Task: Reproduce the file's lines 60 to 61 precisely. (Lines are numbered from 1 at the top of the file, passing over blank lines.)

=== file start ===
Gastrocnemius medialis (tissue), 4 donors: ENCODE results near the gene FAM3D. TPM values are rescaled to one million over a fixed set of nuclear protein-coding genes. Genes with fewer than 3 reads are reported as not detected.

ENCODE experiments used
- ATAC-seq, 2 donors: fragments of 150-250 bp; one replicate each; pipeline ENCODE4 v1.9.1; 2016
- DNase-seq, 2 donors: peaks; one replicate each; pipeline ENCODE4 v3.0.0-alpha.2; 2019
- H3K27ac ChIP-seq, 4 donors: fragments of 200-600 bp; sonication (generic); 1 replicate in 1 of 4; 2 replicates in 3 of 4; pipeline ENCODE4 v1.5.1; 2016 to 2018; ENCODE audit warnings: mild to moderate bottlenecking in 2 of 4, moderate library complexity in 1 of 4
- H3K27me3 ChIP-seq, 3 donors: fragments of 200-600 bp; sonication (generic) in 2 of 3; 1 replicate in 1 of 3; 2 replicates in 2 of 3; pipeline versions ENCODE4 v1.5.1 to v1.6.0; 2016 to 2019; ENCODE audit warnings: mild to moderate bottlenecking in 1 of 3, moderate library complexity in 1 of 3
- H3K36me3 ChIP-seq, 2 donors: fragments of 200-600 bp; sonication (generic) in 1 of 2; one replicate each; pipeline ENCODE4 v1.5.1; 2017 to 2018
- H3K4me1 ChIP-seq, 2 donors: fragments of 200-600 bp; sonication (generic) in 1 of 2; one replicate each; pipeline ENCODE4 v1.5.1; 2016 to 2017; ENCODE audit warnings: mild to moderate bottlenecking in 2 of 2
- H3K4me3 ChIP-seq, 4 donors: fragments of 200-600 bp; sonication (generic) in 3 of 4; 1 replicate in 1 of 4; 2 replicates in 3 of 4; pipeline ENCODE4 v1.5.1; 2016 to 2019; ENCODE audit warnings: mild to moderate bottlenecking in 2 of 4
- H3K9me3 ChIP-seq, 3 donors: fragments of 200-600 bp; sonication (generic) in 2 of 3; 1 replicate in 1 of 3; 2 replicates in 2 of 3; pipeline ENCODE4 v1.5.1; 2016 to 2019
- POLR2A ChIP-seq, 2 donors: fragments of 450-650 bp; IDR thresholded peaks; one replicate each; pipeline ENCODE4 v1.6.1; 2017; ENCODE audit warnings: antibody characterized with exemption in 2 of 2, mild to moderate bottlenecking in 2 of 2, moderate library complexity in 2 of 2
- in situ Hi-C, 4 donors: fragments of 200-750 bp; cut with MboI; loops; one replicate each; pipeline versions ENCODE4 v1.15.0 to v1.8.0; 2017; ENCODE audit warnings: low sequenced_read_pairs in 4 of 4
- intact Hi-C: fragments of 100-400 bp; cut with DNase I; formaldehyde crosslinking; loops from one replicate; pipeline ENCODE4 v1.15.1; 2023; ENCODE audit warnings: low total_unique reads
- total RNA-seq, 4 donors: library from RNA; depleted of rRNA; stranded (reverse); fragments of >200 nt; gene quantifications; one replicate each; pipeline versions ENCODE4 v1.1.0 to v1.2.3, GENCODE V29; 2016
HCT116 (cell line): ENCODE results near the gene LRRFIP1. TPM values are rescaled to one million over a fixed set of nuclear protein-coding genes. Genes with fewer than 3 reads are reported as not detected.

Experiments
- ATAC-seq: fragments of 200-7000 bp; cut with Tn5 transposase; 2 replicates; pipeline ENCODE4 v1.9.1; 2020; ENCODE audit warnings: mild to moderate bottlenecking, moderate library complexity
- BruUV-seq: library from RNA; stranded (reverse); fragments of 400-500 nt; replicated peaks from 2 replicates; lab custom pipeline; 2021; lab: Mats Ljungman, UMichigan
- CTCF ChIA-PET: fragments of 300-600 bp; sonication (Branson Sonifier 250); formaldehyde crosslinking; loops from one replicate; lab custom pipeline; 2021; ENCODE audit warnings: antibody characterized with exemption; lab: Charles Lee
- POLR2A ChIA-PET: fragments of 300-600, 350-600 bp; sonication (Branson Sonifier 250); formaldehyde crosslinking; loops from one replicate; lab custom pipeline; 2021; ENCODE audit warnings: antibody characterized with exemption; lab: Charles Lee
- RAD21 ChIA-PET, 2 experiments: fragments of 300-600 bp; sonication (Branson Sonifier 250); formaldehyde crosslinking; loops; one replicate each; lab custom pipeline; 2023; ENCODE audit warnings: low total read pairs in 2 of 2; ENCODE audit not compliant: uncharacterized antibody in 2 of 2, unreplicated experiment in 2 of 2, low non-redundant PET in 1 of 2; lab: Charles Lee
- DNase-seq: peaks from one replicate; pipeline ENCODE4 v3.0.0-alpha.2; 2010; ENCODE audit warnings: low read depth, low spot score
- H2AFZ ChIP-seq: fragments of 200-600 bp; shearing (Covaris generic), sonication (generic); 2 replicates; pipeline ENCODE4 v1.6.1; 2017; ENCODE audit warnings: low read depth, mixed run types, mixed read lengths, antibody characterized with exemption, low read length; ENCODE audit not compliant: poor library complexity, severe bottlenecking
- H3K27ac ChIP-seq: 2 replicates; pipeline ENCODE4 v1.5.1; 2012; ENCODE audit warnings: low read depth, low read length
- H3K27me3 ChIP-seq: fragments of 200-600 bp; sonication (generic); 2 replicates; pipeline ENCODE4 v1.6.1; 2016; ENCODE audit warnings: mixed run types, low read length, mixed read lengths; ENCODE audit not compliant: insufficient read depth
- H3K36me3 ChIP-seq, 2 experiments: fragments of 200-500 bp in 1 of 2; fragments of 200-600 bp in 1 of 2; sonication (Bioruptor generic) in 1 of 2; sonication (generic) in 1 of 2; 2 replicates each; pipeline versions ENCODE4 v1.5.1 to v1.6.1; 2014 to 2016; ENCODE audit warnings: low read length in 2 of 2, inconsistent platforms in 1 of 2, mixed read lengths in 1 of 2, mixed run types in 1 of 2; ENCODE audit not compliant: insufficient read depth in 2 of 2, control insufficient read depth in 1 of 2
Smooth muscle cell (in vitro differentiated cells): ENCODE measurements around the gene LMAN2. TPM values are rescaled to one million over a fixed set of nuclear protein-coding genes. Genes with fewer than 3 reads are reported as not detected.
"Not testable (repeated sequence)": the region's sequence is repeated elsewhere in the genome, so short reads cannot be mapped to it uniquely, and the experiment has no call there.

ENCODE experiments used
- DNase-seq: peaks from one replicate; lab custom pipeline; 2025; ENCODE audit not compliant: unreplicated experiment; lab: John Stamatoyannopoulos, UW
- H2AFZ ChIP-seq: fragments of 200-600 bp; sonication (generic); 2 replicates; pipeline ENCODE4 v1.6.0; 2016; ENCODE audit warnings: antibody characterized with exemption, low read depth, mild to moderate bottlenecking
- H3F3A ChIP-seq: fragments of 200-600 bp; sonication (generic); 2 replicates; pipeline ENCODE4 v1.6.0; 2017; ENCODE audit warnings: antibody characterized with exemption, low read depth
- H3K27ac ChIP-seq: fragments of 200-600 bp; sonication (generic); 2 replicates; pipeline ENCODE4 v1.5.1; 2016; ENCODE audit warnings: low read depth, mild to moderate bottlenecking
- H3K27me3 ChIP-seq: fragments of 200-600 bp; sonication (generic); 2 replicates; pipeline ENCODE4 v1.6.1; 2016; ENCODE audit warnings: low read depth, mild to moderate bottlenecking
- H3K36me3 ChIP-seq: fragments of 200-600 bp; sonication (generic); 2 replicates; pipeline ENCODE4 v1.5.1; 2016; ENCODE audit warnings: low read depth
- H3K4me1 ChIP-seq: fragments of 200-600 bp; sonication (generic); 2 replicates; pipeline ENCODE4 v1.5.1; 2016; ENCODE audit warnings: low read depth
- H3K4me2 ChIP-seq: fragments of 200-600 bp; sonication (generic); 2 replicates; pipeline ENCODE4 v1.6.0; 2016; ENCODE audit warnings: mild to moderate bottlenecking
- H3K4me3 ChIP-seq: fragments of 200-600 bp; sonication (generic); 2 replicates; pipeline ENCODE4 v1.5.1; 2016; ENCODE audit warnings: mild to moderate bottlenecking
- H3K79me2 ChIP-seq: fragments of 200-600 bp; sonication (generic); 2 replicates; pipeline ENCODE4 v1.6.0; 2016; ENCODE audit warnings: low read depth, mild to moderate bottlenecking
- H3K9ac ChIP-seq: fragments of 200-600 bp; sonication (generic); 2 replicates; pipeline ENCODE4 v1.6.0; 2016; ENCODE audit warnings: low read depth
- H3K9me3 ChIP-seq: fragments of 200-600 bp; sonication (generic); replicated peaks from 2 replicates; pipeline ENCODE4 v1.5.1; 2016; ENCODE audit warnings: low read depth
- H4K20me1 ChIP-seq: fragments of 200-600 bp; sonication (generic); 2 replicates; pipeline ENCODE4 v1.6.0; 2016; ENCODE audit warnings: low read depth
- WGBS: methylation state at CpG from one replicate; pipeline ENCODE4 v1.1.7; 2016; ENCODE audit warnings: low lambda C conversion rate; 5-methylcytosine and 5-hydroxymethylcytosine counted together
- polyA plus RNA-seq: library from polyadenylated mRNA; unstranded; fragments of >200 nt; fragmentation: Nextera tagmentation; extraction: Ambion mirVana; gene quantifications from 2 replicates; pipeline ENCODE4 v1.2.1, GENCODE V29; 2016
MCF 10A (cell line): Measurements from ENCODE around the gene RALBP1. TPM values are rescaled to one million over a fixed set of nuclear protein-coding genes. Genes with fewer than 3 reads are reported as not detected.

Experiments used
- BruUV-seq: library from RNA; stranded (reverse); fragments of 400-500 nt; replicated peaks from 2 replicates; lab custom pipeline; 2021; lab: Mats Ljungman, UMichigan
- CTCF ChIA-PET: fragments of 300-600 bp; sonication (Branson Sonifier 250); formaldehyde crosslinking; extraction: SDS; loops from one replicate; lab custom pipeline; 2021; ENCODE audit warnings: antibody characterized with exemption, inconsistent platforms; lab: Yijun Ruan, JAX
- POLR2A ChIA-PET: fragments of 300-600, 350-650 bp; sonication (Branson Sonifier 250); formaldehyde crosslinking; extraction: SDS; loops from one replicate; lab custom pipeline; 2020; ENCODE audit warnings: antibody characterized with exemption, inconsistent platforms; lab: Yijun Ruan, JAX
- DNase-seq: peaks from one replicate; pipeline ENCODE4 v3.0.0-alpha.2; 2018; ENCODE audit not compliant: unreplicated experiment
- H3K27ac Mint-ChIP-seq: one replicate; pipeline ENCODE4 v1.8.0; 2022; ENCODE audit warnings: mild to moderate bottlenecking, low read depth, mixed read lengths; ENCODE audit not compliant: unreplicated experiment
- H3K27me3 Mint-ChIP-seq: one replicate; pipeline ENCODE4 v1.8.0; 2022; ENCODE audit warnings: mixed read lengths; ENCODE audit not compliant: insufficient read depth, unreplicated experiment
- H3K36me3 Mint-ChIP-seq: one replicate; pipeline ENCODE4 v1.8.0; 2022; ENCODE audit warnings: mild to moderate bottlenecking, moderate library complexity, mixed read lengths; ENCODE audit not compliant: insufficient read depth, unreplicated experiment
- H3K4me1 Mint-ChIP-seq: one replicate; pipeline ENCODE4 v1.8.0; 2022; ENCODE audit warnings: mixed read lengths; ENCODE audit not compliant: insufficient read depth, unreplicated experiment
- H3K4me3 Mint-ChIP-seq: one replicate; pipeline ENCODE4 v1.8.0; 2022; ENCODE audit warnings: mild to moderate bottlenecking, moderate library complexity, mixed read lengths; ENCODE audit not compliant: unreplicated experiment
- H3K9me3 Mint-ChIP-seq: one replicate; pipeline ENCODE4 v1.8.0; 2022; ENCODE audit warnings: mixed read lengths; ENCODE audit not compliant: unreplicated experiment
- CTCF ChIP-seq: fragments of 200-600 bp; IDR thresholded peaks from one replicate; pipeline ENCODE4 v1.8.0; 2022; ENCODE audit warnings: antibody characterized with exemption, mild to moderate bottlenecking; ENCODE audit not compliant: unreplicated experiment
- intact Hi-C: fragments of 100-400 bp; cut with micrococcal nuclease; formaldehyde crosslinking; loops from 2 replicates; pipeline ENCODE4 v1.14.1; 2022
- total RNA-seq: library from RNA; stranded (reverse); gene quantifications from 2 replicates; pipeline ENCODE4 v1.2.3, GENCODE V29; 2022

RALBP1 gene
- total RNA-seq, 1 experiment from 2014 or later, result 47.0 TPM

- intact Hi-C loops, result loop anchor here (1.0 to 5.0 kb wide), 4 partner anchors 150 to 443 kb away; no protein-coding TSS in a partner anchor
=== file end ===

RALBP1 gene
- total RNA-seq, 1 experiment from 2014 or later, result 47.0 TPM